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Building Embedded Sensor Systems to Bring Ubicomp to Life

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What
  • Visitor Seminars
When Apr 03, 2014
from 11:00 AM to 12:30 PM
Where Engr. IV Bldg., Shannon Room 54-134
Contact Name
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Gabe Cohn

University of Washington

 
 

Abstract

Although we have successfully created smaller, faster, and cheaper computer devices, several adoption barriers remain to realize the dream of Ubiquitous Computing (Ubicomp). By lowering these barriers, we can seamlessly embed human-computer interfaces into our home and work environments. My work focuses on developing highly integrated hardware/software sensing systems for Ubicomp applications using my expertise in embedded systems, low-energy hardware design, and sensing, in addition to integrating communications, signal processing, and machine learning. In this talk, I will present my research on ultra-low-power indirect sensing approaches for both on- and off-body applications. First, I will discuss how the conductive properties of the human body can be leveraged to enable novel human-computer interactions. Next, I will discuss my work on using the existing infrastructure in buildings to reduce the number of sensors required and to reduce the power consumption for many Ubicomp applications. Finally, I will discuss my current work in on-body, non-invasive health sensing systems. By continually working on application-driven interdisciplinary research, we can lower the adoption barriers and enable many new high-impact application domains.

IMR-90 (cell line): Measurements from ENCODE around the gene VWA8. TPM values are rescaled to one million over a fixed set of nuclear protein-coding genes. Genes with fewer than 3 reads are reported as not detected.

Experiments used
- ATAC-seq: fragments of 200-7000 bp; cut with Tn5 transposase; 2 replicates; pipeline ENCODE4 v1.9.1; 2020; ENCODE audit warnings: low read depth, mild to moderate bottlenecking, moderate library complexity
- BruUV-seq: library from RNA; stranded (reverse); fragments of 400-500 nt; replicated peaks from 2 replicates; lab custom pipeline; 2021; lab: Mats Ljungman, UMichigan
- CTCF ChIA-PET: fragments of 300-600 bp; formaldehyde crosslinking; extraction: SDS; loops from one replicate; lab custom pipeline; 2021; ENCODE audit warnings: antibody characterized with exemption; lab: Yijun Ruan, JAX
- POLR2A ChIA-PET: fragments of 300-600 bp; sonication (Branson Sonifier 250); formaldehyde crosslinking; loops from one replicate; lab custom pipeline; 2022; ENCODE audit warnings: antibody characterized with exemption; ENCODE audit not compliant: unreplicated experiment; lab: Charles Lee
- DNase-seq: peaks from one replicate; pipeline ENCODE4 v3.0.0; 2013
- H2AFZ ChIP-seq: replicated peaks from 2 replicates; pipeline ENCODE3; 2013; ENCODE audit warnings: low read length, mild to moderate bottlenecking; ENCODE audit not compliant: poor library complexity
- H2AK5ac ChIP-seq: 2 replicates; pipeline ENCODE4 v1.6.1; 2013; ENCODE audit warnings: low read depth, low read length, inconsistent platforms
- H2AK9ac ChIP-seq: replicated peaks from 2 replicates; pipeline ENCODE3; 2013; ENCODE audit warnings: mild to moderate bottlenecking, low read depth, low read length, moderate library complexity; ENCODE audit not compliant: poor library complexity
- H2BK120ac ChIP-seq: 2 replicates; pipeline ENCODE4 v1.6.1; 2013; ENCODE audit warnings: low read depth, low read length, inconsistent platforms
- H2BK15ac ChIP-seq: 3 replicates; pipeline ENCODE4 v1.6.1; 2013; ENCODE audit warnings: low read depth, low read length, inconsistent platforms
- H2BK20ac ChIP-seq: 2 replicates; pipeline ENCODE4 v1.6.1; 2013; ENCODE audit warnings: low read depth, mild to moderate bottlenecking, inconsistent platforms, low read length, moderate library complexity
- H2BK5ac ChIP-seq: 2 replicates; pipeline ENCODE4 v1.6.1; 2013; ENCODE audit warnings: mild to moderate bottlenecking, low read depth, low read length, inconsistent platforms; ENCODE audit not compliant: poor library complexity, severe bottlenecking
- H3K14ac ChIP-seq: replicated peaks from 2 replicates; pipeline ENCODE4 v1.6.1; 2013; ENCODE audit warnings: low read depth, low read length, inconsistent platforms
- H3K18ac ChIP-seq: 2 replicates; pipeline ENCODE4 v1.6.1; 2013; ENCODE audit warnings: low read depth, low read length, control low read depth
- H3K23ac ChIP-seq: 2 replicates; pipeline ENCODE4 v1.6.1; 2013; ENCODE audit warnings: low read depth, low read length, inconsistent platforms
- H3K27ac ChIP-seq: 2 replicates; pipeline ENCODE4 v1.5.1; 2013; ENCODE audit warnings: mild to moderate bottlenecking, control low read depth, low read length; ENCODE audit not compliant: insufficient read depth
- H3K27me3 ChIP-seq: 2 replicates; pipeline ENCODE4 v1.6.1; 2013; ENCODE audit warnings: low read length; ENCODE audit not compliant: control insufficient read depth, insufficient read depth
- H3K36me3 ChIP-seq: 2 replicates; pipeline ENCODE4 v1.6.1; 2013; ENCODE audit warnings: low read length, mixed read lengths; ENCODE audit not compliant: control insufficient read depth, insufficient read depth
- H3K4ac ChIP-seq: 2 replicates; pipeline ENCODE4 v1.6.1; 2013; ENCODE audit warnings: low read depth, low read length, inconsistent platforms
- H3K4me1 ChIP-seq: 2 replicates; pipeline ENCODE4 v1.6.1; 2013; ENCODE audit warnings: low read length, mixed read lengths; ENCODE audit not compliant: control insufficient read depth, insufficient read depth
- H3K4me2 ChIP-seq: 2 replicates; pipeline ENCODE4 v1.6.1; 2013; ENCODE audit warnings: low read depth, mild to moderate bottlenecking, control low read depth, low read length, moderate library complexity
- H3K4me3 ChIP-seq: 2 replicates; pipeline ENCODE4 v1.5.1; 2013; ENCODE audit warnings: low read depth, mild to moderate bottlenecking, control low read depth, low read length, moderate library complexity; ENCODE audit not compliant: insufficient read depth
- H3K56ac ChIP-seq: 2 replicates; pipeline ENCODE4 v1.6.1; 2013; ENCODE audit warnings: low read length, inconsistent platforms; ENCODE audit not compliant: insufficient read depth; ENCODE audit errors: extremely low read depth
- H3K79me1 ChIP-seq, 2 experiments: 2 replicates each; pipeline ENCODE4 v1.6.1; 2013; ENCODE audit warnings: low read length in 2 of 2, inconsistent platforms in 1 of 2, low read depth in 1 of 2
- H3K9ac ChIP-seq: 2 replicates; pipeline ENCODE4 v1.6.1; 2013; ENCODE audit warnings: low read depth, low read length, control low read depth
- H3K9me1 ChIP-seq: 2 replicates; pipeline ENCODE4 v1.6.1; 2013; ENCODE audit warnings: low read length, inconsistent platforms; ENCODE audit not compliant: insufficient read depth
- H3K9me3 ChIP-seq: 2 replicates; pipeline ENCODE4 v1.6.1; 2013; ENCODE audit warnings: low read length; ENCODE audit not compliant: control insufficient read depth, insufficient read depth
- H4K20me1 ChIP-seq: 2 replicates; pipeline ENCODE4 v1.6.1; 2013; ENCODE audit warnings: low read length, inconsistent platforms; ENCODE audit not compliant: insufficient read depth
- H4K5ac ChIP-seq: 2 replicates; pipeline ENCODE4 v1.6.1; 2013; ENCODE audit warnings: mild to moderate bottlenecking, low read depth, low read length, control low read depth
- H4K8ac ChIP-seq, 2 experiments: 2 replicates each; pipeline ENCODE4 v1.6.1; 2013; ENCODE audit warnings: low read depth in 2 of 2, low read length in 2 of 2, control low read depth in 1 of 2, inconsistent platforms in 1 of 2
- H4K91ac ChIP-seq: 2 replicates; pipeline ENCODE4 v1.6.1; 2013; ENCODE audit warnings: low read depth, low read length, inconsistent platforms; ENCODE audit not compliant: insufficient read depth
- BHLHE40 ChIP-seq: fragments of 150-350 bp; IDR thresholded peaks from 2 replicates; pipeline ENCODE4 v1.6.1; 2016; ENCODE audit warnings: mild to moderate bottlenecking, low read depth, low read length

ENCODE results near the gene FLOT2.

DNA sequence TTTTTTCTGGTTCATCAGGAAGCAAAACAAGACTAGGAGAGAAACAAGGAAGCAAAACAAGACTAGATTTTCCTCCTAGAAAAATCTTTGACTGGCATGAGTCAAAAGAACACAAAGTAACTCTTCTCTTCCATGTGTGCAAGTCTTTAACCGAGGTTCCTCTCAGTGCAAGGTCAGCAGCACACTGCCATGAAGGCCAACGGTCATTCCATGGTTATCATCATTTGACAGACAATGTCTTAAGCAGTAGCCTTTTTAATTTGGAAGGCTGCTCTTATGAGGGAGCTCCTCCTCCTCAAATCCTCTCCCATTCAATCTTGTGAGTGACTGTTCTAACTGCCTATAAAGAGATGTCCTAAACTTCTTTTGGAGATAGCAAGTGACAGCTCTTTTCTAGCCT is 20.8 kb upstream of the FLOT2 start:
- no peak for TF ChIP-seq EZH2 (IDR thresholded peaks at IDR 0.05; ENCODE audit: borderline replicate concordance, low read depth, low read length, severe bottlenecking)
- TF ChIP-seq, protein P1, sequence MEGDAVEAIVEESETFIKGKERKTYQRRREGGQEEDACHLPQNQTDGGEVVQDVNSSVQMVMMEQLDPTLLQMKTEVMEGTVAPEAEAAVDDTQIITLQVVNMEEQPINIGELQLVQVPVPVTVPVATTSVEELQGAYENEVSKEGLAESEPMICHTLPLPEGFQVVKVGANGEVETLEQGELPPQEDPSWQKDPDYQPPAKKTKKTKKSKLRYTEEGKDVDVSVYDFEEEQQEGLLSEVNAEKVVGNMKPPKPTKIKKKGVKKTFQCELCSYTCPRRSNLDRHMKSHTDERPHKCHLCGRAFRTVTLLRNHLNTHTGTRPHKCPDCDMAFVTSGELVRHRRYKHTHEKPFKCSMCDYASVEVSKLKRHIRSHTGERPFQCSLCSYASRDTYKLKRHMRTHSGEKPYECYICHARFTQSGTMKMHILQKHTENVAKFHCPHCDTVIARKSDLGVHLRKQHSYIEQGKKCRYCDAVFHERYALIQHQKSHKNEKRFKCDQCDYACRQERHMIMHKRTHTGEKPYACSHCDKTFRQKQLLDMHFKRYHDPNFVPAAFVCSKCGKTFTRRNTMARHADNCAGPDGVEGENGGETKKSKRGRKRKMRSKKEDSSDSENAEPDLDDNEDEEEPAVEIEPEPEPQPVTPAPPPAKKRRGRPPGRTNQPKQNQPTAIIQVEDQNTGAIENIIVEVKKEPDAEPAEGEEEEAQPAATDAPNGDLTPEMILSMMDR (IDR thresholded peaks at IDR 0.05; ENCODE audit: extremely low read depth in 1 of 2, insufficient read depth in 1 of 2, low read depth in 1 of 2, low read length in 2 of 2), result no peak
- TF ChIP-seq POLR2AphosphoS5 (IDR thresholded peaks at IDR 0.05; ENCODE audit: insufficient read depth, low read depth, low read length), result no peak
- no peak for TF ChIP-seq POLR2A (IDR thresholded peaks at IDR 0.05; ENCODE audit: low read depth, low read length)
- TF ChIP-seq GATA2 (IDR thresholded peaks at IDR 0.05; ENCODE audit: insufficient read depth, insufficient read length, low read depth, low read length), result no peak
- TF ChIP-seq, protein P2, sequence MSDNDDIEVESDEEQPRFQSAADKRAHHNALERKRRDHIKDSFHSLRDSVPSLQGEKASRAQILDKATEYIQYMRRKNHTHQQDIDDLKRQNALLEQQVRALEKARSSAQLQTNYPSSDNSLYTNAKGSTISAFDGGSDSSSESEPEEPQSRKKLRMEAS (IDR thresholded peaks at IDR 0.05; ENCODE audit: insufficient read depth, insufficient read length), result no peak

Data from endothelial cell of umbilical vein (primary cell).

Biography

Gabe Cohn is a Ph.D. candidate in Electrical Engineering in the Ubiquitous Computing (Ubicomp) Lab at the University of Washington, advised by Shwetak Patel. His research focuses on (1) designing and implementing ultra-low-power embedded sensing systems, (2) leveraging physical phenomena to enable new sensing modalities for human-computer interaction, and (3) developing sensor systems targeted at realizing immediate change in high-impact application domains. He was awarded the Microsoft Research Ph.D. Fellowship in 2012, the National Science Foundation Graduate Research Fellowship in 2010, and 6 Best Paper awards and nominations. He is the co-founder of SNUPI Technologies (www.wallyhome.com), a sensor and services company focused on home safety, security, and loss prevention. He received his B.S. with honors in Electrical Engineering from the California Institute of Technology in 2009, where he specialized in embedded systems, computer architectures, and digital VLSI.

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